gmhTODAY 23 gmhTODAY Dec Jan 2018 - Page 60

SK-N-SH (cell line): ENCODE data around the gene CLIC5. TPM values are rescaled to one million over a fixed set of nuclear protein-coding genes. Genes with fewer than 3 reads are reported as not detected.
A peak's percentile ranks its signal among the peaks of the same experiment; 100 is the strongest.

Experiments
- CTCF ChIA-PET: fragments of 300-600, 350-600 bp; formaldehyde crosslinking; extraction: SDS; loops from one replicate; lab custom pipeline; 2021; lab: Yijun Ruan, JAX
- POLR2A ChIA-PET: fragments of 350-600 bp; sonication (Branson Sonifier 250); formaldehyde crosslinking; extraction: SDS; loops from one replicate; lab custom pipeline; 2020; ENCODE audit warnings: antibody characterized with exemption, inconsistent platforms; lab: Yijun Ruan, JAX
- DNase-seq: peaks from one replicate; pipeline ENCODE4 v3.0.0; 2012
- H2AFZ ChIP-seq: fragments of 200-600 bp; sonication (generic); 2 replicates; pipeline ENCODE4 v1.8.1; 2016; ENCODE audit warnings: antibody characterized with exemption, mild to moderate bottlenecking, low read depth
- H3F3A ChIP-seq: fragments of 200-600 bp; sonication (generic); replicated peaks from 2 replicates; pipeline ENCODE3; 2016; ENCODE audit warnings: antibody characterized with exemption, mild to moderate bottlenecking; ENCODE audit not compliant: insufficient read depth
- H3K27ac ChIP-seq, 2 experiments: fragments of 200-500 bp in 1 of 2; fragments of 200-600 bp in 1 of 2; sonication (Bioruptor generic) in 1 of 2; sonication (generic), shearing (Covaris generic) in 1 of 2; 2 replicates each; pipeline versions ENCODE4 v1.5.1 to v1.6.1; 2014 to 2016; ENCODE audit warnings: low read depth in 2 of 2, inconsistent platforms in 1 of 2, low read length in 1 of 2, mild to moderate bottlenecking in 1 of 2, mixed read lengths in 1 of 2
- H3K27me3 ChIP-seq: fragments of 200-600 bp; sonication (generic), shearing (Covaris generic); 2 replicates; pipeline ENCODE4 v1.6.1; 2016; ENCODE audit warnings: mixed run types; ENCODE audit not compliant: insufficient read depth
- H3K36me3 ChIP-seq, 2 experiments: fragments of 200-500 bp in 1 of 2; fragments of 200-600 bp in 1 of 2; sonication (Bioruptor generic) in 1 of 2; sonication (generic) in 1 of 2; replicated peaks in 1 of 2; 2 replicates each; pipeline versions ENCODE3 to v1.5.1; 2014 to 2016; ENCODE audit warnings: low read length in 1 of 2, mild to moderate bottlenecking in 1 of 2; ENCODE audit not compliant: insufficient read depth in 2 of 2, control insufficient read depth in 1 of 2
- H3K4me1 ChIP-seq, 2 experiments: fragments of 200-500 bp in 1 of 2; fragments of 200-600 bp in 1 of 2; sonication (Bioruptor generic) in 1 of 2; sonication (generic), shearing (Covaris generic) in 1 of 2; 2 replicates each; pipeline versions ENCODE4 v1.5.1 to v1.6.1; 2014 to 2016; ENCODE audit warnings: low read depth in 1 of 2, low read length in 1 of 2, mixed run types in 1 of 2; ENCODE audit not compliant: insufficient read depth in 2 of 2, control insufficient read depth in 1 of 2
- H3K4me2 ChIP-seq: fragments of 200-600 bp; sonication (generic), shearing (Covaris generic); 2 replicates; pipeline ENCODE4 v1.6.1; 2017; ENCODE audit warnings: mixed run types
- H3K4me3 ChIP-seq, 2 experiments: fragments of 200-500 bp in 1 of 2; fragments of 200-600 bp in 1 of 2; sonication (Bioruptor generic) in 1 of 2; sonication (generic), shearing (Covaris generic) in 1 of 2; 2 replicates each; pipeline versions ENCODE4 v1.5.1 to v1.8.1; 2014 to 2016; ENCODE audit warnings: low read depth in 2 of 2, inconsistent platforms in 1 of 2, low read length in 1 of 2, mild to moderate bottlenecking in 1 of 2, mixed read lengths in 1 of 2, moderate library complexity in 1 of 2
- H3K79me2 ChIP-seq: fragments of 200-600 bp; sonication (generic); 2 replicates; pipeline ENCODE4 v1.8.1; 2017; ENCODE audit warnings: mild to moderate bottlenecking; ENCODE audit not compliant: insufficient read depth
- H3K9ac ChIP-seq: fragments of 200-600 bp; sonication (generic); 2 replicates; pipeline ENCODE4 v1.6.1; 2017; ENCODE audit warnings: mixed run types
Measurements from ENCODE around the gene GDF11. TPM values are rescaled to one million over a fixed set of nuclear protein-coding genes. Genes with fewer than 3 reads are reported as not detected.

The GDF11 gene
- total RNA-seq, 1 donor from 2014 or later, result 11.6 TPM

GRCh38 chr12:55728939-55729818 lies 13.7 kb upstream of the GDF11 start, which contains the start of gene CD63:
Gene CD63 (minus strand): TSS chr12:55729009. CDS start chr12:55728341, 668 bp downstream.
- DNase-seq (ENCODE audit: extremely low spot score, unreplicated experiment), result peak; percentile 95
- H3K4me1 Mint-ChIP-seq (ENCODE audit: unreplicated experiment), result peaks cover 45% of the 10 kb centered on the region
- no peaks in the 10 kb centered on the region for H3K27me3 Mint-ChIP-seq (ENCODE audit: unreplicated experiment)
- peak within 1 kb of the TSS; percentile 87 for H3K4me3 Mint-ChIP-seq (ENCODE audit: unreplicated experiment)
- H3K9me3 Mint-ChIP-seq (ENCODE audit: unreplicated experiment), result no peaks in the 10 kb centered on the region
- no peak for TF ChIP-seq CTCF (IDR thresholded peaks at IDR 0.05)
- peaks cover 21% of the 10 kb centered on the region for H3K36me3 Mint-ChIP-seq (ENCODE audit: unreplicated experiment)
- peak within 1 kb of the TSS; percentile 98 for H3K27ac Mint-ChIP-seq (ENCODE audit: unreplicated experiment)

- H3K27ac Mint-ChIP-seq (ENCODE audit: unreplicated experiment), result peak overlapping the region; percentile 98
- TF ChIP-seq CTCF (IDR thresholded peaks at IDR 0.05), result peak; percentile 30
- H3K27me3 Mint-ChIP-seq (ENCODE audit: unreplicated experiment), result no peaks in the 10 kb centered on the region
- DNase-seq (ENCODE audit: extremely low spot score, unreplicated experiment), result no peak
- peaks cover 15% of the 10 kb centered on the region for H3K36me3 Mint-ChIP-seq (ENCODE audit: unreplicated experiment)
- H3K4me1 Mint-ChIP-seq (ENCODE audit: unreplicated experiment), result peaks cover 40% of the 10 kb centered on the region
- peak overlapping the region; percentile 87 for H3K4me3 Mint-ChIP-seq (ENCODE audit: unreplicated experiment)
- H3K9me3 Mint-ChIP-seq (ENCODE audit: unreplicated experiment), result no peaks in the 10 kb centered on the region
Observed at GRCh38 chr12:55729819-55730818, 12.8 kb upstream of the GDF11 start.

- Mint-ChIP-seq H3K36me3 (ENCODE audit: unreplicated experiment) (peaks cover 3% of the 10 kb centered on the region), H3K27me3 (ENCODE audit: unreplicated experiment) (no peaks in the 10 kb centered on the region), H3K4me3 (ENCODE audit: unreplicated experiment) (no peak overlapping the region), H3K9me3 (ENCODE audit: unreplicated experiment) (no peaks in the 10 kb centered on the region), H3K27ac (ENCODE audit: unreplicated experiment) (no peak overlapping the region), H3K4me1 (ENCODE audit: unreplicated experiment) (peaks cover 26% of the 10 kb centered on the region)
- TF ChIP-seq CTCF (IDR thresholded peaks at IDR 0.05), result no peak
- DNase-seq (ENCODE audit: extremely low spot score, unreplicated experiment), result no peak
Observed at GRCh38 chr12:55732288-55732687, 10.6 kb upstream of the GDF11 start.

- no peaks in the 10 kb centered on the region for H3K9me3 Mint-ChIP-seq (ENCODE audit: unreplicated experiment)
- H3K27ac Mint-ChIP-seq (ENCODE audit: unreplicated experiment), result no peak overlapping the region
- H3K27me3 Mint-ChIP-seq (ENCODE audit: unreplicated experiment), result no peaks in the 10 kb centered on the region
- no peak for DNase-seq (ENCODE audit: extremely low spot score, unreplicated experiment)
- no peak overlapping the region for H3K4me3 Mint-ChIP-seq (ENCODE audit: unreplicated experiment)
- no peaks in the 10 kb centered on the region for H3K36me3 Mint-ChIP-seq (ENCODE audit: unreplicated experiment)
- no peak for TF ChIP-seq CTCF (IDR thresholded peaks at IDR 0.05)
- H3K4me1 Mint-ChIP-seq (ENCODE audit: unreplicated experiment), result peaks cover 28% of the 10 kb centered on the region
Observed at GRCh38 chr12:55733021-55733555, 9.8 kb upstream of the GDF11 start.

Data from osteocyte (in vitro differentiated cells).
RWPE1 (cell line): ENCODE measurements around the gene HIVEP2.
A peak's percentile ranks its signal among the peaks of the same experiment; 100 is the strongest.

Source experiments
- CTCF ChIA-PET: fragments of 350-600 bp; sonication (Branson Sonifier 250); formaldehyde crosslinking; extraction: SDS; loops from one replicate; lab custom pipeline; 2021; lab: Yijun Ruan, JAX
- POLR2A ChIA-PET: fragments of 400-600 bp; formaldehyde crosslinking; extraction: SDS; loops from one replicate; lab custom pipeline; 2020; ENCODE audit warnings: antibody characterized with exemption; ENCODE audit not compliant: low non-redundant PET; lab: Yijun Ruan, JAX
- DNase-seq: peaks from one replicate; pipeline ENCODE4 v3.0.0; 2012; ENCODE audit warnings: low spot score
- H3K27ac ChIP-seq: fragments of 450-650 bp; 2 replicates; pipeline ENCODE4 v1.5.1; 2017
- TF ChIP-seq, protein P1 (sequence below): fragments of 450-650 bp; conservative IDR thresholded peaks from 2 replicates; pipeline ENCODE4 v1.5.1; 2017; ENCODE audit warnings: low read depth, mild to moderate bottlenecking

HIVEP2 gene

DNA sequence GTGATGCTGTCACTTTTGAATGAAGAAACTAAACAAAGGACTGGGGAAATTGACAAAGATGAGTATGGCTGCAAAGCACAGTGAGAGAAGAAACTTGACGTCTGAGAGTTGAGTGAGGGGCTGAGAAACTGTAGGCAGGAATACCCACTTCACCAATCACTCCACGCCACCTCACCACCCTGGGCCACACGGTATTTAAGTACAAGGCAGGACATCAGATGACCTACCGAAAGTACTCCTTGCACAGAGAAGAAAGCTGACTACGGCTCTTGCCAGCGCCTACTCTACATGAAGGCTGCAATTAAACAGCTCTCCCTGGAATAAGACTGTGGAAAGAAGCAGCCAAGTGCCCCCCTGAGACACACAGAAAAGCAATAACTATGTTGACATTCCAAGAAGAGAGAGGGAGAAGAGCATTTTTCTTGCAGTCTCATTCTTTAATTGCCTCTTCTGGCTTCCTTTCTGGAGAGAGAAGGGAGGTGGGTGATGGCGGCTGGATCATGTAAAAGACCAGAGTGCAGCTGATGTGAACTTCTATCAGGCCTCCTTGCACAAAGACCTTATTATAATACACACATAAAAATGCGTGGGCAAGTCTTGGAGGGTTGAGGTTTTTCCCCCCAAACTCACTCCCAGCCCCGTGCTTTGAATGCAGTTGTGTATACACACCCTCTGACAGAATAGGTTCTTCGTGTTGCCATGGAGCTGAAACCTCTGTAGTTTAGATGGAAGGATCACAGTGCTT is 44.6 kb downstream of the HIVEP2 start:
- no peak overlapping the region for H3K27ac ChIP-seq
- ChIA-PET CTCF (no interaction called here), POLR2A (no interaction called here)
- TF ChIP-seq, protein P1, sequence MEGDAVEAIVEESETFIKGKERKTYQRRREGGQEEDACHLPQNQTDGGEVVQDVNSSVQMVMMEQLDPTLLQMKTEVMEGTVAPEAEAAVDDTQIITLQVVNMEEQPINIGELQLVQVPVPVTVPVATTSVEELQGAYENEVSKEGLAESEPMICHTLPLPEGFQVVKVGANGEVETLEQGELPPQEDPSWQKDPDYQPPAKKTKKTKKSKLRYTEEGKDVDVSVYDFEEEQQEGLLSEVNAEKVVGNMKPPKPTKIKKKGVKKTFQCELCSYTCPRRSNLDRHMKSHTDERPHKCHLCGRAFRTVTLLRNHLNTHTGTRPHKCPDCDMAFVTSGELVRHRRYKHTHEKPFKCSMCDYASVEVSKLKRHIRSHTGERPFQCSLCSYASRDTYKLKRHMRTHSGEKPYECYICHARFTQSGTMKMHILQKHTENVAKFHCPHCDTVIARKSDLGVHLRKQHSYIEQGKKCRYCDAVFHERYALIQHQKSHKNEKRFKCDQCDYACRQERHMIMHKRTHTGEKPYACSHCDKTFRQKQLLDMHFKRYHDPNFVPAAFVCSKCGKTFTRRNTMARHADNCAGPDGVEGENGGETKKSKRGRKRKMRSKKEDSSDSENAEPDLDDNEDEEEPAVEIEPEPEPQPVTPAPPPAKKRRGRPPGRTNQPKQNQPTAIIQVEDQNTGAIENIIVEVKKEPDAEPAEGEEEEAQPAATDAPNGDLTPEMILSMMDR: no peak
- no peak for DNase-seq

Morgan Hill Resident Aims to Sow Peace: Morgan Hill Peace Project Written By Jordan Rosenfeld I n the early 2000s, the world was getting Janet Librers- Leach down. A Morgan Hill resident for 54 years, she felt overwhelmed by the violence she saw around her—from war in the Middle East to the senseless murder of teen Tara Romero in 2011 and the 2012 disappearance of Morgan Hill teen Sierra LaMar. She wanted to do something about it but wasn’t sure what. The answer came to her when she took a trip to a retreat center in Montecito, California and found herself in a little garden with a pole that read: “May peace prevail on earth” in several different languages. “I thought, I want to do something like that in Morgan Hill. I want to bring people together, no matter where you stand, what you believe, what your political or religious affiliation,” she said. She envisioned a place “where you could sit and reflect and bring you to a more peaceful state of mind,” which she has since gone on to call the Morgan Hill Peace Project. When she came home from her peaceful epiphany in Montecito she began researching how to create a similar such monument and place in town, planning to simply purchase 60 GILROY • MORGAN HILL • SAN MARTIN the materials herself at first. A conversation with Mayor Steve Tate led to her approaching the El Toro Culture and Arts Commission and the city of Morgan Hill to propose the idea of a monument and seating somewhere local, such as the Community and Cultural Center or the library. “I wanted something perpetual that didn’t need a lot of care.” She got approval for a basalt monument to be situated near the grassy lawn at the Morgan Hill Library, and connected with a local artist named David Middlebrook who drew up the sketch for the project. The monument will be approximately 10 feet tall, made from basalt. It will say the word “peace” in different languages that reflect those most spoken in this community. On top will be a bronze dove with an olive branch in its mouth, of which, she said, “You won’t be able to tell if it’s bringing peace or taking peace somewhere else,” she said. Though Middlebrook agreed to donate the basalt, the cost of the project still comes out to a hefty price tag of $30,000. Librers-Leach has done small acts of fundraising over the years, but she’s only one third of the way to her financial goal, at $10,000. december 2018-january 2019 gmhtoday.com